Working through the issues and opportunities to enable use of youth corps in Transportation Enhancement projects.
By John Haynes, TE Program Coordinator, CALTRANS
California has a number of Transportation Enhancements projects in which the California Conservation Corps (CCC) and other conservation groups are involved. The California Conservation Corps is a workforce development program that offers young men and women the chance to serve their state and become employable citizens by providing life skills training and experience in environmental conservation, fire protection and emergency response. Like the legendary Civilian Conservation Corps created during the Depression, today’s CCC teaches young men and women the job skills and the direction they need to be productive and successful for life.
In addition to the CCCs, the California Department of Transportation (CALTRANS) TE program is also working with the local non-profit Marin Conservation Corps, as well as a quasi-state department that is affiliated with the federal Natural Resources Conservation Service (NRCS). NRCS’s natural resources conservation programs help reduce soil erosion, enhance water supplies, improve water quality, increase wildlife habitat, and reduce damages caused by floods and other natural disasters. Other youth corps work in California’s TE projects entails landscaping, noxious weed removal, restoration and native plant revegetation. In addition, it has been proposed that the CCCs install sidewalks with tree cutouts. While this project has not yet come to fruition, it could provide valuable training to young men and women and may lead to direct employment with highway contractors.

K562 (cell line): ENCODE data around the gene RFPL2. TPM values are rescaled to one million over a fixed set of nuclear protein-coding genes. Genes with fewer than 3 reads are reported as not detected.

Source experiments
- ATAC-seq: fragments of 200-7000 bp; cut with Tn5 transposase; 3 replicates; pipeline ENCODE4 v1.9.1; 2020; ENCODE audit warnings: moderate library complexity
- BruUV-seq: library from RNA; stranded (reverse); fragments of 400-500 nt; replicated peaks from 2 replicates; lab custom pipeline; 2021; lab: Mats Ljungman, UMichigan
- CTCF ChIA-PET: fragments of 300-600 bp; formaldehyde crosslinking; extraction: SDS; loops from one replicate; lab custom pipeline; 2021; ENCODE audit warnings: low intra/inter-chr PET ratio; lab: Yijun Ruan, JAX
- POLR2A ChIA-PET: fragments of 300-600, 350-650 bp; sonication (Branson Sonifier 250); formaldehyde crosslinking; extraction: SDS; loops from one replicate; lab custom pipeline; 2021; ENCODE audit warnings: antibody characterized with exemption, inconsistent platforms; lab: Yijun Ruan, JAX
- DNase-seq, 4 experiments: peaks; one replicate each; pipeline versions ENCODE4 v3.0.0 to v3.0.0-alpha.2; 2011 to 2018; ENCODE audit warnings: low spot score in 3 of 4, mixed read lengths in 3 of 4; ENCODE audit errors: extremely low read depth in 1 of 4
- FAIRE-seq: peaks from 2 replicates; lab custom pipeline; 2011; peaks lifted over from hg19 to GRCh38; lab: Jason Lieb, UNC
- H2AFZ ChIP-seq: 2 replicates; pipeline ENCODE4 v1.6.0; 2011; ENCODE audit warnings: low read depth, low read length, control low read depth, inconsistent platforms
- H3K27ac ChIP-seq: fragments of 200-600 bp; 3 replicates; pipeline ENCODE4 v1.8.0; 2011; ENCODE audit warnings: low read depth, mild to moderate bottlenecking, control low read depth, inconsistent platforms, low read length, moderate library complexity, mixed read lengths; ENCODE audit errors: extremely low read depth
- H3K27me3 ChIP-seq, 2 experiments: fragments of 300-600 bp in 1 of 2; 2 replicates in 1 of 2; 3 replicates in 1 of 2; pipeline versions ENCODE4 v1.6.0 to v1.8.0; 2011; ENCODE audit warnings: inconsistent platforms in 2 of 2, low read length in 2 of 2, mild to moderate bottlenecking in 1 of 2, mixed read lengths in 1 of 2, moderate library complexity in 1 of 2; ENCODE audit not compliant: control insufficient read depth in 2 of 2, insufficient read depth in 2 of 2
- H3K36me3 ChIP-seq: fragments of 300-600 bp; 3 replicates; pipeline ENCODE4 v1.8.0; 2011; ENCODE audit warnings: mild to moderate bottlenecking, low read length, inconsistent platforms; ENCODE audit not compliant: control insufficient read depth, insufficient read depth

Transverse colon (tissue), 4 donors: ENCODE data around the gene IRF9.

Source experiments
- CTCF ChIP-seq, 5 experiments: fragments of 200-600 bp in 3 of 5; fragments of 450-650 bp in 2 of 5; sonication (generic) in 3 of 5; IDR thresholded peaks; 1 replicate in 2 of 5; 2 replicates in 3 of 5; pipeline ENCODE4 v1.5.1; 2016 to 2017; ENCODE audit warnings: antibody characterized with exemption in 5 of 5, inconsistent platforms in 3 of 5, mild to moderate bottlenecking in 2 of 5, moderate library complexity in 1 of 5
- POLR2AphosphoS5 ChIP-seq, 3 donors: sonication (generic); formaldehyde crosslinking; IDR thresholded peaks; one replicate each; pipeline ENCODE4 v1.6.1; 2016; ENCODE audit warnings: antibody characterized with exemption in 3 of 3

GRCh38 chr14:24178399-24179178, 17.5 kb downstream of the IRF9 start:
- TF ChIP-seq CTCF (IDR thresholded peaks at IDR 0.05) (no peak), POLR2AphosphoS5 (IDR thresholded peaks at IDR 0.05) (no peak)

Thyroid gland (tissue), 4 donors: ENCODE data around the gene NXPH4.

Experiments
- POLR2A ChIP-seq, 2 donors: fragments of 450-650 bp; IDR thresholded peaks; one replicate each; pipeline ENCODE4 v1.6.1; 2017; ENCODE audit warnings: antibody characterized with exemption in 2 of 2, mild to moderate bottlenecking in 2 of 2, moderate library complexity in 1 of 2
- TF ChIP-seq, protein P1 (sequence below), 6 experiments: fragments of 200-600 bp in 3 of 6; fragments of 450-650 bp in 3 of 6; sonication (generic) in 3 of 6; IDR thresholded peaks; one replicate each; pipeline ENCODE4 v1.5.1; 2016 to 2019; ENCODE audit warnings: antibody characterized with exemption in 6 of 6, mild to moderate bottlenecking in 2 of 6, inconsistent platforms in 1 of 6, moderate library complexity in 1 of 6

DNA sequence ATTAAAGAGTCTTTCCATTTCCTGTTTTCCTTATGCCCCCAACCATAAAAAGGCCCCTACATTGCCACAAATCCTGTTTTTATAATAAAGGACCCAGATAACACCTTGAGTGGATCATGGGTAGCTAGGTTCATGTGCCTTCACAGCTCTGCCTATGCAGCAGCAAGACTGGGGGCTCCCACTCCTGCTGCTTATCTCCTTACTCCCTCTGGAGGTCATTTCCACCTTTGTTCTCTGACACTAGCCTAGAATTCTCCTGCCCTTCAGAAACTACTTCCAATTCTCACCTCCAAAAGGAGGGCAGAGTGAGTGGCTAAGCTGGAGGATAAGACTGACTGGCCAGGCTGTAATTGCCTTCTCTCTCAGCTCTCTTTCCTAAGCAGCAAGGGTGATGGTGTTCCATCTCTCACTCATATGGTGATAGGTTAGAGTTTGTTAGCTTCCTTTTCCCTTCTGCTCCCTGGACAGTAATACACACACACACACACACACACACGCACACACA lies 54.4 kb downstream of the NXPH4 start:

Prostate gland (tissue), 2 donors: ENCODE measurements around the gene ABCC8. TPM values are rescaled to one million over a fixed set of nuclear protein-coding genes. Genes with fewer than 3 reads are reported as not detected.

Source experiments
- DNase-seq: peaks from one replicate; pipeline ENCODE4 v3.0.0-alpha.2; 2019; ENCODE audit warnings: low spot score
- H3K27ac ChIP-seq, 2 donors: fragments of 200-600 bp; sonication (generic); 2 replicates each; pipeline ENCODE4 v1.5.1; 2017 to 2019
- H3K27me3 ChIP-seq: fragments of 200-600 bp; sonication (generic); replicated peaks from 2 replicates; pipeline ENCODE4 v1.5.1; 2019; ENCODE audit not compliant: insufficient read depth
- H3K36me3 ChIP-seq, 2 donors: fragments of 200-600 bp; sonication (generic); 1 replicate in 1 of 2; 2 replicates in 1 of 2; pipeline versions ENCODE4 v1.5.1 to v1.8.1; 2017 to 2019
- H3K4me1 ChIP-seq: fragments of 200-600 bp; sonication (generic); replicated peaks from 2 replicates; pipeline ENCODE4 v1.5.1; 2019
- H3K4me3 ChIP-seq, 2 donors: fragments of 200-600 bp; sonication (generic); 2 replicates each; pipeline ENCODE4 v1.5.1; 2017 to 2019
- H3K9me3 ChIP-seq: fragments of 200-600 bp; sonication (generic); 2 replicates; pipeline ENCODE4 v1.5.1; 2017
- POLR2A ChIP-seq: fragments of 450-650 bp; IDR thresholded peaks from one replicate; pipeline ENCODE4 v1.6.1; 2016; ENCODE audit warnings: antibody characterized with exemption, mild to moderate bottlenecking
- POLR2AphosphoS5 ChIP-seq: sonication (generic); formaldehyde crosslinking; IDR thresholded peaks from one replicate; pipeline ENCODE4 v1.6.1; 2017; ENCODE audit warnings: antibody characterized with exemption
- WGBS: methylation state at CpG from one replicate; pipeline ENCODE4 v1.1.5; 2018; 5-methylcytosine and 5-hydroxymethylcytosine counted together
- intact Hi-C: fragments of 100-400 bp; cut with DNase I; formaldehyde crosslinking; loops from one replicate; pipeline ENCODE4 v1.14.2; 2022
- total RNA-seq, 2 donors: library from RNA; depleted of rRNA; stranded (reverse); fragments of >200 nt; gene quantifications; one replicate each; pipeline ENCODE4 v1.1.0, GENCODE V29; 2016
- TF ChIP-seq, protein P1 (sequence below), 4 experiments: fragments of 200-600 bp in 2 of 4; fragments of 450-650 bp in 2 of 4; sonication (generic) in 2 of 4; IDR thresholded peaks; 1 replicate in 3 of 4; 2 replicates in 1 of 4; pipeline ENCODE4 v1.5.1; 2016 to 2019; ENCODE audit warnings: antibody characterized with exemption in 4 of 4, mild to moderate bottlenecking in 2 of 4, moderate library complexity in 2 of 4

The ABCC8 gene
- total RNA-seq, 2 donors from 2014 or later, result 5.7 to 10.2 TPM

Several issues arise when youth corps are involved in Transportation Enhancements projects, which should be addressed by the Department of Transportation for utmost efficiency and greatest benefit to all parties involved. First, it must be decided what entity and individual should direct the field work. Secondly, it is important to come up with an agreement regarding payment for the youth corps’ work. Sometimes issues arise when the cost of a corps’ work is not the lowest bid available. Additionally, some states forbid entering into a contract with a non-profit organization. This is problematic since many youth corps are themselves nonprofit organizations. Fortunately, there are ways to make use of a youth corps successfully in TE, despite these potential roadblocks.
Directing the Work
There are significant differences in how work is directed in TE projects when a youth corps is involved. Generally, the corps work is directed by the Department of Transportation. The directing person could be a resident engineer. Often, a landscape architect will draw up schematic plans and direct the work in the field. On other projects, a restoration specialist directs the work.
It is important to keep in mind that management of youth corps can be challenging. It is important to make sure the corps members feel welcome and a part of the team. This will help encourage on time arrival and hard work.